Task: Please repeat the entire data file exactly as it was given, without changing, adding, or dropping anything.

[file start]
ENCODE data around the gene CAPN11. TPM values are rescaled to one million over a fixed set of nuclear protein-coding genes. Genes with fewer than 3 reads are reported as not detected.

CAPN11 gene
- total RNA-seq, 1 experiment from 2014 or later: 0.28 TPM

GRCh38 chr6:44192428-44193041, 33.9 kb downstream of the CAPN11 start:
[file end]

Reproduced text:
ENCODE data around the gene CAPN11. TPM values are rescaled to one million over a fixed set of nuclear protein-coding genes. Genes with fewer than 3 reads are reported as not detected.

CAPN11 gene
- total RNA-seq, 1 experiment from 2014 or later: 0.28 TPM

GRCh38 chr6:44192428-44193041, 33.9 kb downstream of the CAPN11 start: